Monthly Archives: August 2012

Joke Night

Confirmation. It’s a lovely thing to get. People look at you weird for what you are doing and for just a moment you begin to let those doubts creep in through those tiny little alleys of disbelief you left open. Then when you need it most, confirmation comes! It doesn’t always happen like that. Sometimes you already know you are on the right track, but the confirmation is just an added bonus. No matter how it comes, confirmation is a treasure.

We have done the Flag Page Test on every member of our family. After realizing that (out of the top two “countries” you could be assigned to) four out of the five of us totally love fun country. Let’s hear it for fun country! So what do you do with this information? My husband started a Friday night tradition, joke night. Friday night was already special, reserved for my famous beans and for many around the world – the beginning of the blessed peace of Sabbath rest. To this we added joke night. Each family member gets a turn at choosing the topic and all the jokes have to align with that.

Musical terms come up a lot as topics, as do things around the house that are in sight and inspirations from the activities of the day. We thought we had a terrible topic one night – porcupine, but amazingly it was one of our most creative. Example, what did the girl porcupine say to the boy porcupine when he picked her up for a date? Wow, you look sharp tonight. The running joke in the family is the “factory joke.” Somehow no matter what the topic is, there is always a joke based on a factory. You don’t really want to know.

So what does this have to do with confirmation? My husband was doing his usual surfing various pastoral ministry sites that he visits often and he found an article about the importance of bonding time in pastoral families, and especially humor. Thousands of pastors leave the ministry each year because the burden becomes so much. This goes across the board in just about any denomination. The impact of ministry burdens on pastoral families, as you can imagine, is enough to make some kids grow up and never step foot in a church again. If you haven’t thanked your pastor lately for all the things he/she does, many of which can’t be talked about because they were spoken in confidence, take the time to do so. Pastor Appreciation Month is coming up in October. You could start planning now. It just might be the lift your pastor needs during a difficult moment.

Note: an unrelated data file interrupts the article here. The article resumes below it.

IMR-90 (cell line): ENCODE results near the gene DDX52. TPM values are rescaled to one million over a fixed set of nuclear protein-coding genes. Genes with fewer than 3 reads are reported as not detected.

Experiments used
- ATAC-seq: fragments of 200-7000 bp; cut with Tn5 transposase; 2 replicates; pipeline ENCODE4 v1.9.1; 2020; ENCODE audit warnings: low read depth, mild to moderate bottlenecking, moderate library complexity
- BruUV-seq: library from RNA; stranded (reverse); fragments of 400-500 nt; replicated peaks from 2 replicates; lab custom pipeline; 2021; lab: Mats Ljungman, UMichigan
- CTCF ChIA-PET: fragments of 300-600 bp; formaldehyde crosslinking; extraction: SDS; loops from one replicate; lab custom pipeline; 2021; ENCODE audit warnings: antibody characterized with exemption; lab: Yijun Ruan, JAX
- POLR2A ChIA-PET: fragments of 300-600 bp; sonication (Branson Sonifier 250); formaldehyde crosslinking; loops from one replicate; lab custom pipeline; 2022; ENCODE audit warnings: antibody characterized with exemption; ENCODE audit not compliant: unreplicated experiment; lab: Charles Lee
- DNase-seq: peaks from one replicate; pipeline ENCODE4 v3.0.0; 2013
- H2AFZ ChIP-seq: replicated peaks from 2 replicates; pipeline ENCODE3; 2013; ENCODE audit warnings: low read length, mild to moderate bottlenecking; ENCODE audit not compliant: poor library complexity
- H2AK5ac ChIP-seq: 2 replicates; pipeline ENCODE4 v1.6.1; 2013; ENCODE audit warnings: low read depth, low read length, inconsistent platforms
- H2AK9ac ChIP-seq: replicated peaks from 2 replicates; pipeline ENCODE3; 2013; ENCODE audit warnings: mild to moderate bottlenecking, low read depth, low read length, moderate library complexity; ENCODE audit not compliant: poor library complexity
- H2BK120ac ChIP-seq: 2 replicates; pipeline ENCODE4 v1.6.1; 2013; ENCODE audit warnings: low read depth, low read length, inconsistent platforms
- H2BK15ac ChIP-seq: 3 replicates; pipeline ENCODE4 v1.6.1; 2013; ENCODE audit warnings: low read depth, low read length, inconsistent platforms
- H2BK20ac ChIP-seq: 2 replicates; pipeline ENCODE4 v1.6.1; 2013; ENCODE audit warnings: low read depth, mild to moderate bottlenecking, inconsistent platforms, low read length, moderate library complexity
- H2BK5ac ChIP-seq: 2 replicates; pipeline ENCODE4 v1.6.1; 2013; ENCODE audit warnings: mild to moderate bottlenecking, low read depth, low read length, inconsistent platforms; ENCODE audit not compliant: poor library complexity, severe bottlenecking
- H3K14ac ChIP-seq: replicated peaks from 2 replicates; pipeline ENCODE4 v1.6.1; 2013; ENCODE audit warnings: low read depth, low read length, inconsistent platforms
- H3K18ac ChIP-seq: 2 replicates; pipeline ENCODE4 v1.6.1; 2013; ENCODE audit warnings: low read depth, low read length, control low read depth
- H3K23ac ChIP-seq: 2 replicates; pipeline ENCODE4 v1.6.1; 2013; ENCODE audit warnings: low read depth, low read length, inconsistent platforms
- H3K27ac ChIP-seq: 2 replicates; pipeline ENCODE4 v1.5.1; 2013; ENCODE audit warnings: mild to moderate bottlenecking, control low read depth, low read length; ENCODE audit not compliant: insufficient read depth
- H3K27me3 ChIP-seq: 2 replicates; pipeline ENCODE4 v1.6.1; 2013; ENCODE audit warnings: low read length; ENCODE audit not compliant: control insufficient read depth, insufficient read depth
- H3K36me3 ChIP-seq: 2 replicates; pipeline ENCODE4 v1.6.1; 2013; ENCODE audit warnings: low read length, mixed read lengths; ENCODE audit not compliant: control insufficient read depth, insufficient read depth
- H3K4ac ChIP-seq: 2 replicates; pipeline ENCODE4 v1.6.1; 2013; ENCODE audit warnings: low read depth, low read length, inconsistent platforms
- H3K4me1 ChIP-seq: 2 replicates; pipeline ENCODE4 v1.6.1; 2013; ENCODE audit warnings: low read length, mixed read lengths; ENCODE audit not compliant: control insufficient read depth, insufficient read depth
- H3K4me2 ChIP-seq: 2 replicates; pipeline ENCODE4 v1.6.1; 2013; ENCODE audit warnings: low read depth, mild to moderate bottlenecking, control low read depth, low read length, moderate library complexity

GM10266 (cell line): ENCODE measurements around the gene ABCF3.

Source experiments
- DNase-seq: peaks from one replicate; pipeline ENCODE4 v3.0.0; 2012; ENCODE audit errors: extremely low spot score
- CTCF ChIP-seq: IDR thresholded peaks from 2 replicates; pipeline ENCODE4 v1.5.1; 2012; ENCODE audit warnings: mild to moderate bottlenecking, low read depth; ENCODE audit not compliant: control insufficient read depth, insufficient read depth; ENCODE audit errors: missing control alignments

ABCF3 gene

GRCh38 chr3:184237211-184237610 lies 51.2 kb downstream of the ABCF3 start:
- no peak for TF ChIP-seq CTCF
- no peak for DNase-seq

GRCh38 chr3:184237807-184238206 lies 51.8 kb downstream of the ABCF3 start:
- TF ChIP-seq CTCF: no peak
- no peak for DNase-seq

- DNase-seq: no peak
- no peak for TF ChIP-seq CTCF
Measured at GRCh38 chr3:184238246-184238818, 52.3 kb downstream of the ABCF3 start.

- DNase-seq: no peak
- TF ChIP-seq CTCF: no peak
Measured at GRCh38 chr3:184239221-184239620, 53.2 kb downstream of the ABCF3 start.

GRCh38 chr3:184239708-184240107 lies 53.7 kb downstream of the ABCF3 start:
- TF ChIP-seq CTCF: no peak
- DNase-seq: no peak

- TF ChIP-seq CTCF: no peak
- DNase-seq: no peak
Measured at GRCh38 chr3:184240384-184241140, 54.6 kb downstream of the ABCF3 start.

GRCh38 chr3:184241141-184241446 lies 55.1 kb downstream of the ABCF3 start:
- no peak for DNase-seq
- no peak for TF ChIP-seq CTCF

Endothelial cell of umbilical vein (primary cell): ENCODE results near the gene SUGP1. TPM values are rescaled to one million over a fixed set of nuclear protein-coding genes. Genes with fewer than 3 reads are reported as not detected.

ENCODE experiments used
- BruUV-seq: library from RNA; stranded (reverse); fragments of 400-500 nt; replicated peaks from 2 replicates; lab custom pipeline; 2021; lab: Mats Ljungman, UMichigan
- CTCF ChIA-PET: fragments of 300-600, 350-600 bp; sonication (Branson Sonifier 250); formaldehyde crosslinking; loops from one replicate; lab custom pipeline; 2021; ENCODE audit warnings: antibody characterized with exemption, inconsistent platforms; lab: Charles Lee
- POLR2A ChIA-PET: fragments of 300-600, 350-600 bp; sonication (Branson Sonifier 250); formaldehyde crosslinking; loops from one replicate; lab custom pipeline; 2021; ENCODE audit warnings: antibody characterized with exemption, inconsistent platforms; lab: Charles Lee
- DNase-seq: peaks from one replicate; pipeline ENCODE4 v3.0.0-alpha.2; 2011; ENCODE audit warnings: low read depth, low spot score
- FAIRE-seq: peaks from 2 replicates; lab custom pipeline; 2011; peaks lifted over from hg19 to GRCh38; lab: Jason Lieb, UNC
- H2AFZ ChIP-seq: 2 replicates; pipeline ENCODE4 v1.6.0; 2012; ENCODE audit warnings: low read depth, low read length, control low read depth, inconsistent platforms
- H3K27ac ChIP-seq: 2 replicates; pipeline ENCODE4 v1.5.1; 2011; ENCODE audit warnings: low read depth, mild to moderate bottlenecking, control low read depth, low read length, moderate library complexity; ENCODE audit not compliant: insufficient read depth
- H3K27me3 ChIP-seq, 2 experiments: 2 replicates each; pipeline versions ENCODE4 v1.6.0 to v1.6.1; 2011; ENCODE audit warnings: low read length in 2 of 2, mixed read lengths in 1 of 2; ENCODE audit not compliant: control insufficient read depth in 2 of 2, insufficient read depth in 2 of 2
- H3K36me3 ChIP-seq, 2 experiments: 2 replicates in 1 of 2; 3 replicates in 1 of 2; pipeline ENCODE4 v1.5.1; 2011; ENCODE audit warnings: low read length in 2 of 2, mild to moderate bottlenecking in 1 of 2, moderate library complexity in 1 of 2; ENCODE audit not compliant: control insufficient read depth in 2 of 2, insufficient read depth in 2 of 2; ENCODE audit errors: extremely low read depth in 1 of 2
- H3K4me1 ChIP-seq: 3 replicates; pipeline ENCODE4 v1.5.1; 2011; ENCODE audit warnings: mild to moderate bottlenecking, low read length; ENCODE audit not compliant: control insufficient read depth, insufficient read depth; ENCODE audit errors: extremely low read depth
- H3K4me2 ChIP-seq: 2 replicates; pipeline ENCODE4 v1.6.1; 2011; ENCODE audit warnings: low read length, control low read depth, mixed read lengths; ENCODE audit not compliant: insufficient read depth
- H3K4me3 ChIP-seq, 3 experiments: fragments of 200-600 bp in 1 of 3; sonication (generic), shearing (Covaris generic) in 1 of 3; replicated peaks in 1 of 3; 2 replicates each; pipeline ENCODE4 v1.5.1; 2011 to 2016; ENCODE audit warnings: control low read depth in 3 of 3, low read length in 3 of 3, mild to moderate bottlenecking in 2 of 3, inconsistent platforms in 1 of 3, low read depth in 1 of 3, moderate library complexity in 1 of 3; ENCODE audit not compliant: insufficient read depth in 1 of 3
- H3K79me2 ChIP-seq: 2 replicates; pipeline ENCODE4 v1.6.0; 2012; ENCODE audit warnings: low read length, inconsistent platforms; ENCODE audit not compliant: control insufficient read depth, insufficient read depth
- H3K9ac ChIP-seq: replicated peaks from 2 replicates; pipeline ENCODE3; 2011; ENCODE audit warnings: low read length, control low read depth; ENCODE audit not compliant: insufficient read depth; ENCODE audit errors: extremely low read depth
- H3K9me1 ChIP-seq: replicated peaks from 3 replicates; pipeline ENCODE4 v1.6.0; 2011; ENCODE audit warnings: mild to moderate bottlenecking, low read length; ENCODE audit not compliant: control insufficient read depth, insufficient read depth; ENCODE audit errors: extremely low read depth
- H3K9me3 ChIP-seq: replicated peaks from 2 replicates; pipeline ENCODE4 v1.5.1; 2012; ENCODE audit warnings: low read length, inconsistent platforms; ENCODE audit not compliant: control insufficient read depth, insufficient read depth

So as Karl read to me the data on the importance of pastoral families sharing fun times together, I was grateful we had our new joke night tradition each Friday. Special family traditions aren’t limited to pastoral families. I’m pretty sure nearly every family can benefit from more moments of quality time spent together in a fun and memorable manner.

How are you bonding with your family? How are you forging memorable connections that will keep those kids coming back each Christmas for years? I hope it makes you smile.

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One Step at a Time

Imagine the hero of a black and white B movie desperately overacting his line as he realizes his many attempts to save the world haven’t worked yet and he is tiring way too fast. “Must conserve energy.” Finally using his brains to figure out the best way to defeat alien invasion, he summons his last bit of strength to save the world!

Welcome to the life of many Crohn’s Disease sufferers. We often do feel trapped in this B movie drama every day, trying to conserve what little energy we have for the important things in life. I’ve had to develop a gravy principle: Get two things done each day and everything else is gravy – a bonus. I have to pace my speaking/presentation commitments enough apart so I have time to recover between them. Truly life is lived, one step at a time.

While I’ve suffered from Crohn’s Disease for more than 25 years, I’ve only known what I was battling since January. Yeah, it really stinks. Sometimes I wish I could jump back in time and knock on the surgeons’ heads who opened me up in an exploratory surgery, took out 18 inches of my colon and left me a parting gift of a lovely scar. “Hey guys! Did you ever think that damaged colon might be due to Crohn’s Disease? Maybe you should follow up on this. Order a colonoscopy, some stool samples and some bloodwork.” Alas, no one was there to tell them, so they didn’t do it.